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[epistemic status: consciousness discussion makes my head hurt, so I’m not certain that I’m not retreading material already covered by philosophers or making obvious mistakes]
[content warning: anti-abortion, filicide]

Consciousness is a thorny thing and there have been many arguments about it. About halfway through any argument about how we tell whether a being is conscious, I get lost and a headache, which is a real impediment to coming to a firm conclusion about which beings have this trait I can experience but cannot define. Unfortunately, the ability to experience qualia is what– in my utilitarian framework– makes a being have moral weight at all.

(Note that throughout this blog post I am using “conscious” to mean “there is a thing that it is like to be you”, not to mean “self-aware” or “has a sense of self”. It seems plausible to me that there can be a thing that it is like to be a bat, without the bat having an “I”.)

So: I know I am conscious. I am as close to certain about this as I am about any claim.

One might become a solipsist at this point and say that only oneself is morally relevant, because only oneself is known to be conscious. However, this claim is unsatisfying; to me, the consciousness situation seems like an opportunity for probabilistic reasoning. I might not know that you are conscious for certain, but I may be 99.99% sure that you’re conscious, and that’s enough to get on with.

“Consciousness” seems like it produces certain behavior in myself. Most obviously, it causes me to say that I am conscious; it seems related to me seeking pleasant experiences and avoiding unpleasant ones and my ability to express what I am experiencing in ways both trite (“I’m in a bad mood today”) and meaningful (poetry).

I can also note that my brain produced consciousness. As a materialist, I believe that I am my brain; there is no ghost in the machine causing my ability to think. While I don’t know where consciousness is encoded in the brain, as that would require having a better sense of what consciousness is, I can conclude that brains that are similar to my brain are also more likely to be conscious.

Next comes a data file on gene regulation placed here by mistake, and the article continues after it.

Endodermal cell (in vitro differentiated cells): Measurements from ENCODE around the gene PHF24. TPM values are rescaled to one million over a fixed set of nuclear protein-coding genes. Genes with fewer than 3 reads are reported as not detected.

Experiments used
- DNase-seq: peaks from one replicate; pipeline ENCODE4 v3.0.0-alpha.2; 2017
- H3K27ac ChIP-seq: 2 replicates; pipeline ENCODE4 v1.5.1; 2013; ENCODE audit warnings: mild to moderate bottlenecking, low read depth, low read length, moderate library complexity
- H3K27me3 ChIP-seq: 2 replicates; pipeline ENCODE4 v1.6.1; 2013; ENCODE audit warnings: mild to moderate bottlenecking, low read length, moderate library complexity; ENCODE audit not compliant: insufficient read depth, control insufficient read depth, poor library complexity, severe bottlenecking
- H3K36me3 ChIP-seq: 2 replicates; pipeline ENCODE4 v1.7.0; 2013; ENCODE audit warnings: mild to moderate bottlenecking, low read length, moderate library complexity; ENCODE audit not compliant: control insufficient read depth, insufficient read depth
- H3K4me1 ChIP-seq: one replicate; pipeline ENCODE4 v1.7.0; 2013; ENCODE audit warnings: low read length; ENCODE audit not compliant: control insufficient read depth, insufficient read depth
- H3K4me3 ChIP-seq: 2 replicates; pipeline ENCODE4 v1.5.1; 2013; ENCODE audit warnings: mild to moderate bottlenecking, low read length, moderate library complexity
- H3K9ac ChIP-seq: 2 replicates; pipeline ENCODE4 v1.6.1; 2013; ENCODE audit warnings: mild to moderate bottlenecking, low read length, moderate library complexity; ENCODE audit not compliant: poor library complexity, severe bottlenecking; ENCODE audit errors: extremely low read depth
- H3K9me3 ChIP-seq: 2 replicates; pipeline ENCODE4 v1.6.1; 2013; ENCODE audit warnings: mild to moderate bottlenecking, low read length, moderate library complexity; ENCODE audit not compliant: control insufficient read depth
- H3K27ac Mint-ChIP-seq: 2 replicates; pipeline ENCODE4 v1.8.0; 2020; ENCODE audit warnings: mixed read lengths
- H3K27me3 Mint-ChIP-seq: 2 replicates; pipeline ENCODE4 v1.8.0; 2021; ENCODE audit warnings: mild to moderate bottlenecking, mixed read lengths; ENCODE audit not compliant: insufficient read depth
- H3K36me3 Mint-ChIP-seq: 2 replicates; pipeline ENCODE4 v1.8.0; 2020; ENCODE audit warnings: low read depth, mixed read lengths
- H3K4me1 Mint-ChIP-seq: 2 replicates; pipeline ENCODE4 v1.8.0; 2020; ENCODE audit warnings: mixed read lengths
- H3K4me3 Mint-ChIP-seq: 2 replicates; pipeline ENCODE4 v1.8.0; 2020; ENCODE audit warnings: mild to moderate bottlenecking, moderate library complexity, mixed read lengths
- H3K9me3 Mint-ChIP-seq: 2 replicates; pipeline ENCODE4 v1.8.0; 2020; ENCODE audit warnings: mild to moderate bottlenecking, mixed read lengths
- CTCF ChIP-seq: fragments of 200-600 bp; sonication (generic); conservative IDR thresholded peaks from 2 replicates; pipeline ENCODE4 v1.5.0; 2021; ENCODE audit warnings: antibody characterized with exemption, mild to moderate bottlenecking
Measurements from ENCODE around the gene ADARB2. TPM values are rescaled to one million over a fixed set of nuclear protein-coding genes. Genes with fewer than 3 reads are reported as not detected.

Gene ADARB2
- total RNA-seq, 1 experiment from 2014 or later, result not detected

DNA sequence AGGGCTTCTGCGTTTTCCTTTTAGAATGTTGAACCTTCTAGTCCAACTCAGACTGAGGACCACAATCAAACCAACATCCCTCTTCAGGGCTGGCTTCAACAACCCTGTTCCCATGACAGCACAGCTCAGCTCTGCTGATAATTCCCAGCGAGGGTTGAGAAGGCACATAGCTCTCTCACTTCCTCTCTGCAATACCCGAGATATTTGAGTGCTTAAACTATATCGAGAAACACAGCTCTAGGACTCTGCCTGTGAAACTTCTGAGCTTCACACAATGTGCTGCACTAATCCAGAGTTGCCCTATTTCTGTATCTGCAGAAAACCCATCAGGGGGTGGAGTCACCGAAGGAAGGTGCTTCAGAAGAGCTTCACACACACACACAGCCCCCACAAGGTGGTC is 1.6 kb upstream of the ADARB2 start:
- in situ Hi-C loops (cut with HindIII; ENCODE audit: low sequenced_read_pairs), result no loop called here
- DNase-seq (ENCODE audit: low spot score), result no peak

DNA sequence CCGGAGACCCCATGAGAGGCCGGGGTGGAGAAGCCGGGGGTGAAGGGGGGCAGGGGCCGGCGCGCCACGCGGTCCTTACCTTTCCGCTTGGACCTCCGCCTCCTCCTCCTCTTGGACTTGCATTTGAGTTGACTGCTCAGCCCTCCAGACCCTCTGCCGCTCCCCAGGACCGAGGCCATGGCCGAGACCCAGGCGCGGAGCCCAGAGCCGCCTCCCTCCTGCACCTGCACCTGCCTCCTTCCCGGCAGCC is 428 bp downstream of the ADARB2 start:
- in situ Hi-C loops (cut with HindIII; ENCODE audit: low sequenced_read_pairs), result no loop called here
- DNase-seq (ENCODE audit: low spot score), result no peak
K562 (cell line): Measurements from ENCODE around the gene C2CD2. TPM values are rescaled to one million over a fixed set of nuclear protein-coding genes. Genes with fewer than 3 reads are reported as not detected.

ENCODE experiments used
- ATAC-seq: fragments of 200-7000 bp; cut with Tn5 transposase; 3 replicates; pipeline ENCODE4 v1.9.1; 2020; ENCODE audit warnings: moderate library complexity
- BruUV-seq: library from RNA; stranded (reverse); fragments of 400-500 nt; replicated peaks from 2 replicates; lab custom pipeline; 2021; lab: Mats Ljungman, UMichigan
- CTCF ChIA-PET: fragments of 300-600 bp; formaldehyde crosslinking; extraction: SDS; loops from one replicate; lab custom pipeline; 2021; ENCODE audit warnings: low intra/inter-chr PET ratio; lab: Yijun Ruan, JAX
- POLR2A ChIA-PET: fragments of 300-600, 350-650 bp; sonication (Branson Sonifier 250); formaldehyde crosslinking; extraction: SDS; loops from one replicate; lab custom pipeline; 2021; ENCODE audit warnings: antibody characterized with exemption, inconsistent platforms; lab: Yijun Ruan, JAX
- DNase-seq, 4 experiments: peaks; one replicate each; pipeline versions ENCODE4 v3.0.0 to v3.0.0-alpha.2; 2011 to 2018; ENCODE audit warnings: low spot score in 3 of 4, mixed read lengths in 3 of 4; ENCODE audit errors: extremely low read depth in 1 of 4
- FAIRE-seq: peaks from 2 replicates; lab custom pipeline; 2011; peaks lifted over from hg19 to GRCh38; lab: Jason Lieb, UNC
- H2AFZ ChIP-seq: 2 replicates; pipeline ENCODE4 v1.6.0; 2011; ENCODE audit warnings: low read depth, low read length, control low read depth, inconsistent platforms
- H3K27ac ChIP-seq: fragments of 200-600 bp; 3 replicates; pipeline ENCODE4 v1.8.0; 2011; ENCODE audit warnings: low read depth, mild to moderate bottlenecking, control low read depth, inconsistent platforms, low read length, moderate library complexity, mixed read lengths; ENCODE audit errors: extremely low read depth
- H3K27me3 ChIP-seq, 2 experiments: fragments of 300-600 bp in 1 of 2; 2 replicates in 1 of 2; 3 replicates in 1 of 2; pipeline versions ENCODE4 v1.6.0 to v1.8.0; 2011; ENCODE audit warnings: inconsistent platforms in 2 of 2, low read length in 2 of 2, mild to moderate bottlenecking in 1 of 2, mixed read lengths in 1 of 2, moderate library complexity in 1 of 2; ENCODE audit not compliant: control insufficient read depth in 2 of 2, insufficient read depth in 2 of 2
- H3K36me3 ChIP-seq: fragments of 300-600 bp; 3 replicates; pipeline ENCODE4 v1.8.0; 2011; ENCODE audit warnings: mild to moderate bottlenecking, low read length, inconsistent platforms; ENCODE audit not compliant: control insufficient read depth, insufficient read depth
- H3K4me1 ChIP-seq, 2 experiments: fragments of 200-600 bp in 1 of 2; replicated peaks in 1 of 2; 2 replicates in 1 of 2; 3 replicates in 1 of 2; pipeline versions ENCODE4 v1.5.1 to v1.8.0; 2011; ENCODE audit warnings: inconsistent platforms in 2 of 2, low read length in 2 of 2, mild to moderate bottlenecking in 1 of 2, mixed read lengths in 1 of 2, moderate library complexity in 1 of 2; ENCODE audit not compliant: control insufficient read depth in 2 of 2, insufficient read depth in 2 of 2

Neither line of reasoning is perfect. It seems plausible that aliens would evolve consciousness, even though they don’t have human brains (they might not even have brains) or DNA (they might not even have DNA). It seems plausible that some humans (perhaps those with severe brain damage) would not be conscious. It seems plausible that some beings have conscious experience without the ability to convey that they do: for instance, a person with locked-in syndrome who doesn’t have access to a way of communicating via eye movement. And some philosophers have imagined beings that behave exactly like they are conscious but are not, although the notion of the zombie is controversial. However, I think by combining both lines of reasoning– and by erring on the side that beings are conscious, because the harm of treating a nonconscious being as conscious is far less than the harm of treating a conscious being as nonconscious– we can reduce the risk of those errors.

Both lines of reasoning support the idea that other humans are conscious. They are capable of all the behavior I associate with my own consciousness, such as goal-directed behavior, communication of internal experiences, and self-identification as a conscious being. Furthermore, they have brains that are similarly structured to mine which were produced by a developmental process identical to mine.


It is common, among anti-speciesists, to deplore prioritizing humans over other species. We have agreed that gender or race or country of origin is an arbitrary distinction which does not justify caring about some people more than we care about other people [citation needed]. Species membership is similarly arbitrary. It makes no sense to prioritize a human infant over a similarly intelligent dog (other than for instrumental reasons like “the parents would be sad” or “the child will grow up to be much smarter”); if we encountered Vulcans, we ought not be biased against them because they aren’t human. What we ought to care about is ability to have experiences and, by extension, to suffer.

But what this argument ignores is that, as far as I am aware, philosophy and psychology have yet to come to a consensus about how to figure out which beings are conscious and which are not. 100% of the beings I am absolutely positively certain are conscious (i.e. Ozy Frantz) are human, as are 100% of the beings I am pretty damn certain are conscious (at least at this stage of AI development and space exploration). Therefore, having human DNA is very plausibly evidence that a being is conscious.

This is why I’m leerier about aborting human fetuses than I am about killing an animal at an equivalent level of development, intelligence, ability to interact with the world, etc.; similarly, this is why I object to killing severely disabled people who do not behave as though they have conscious experience.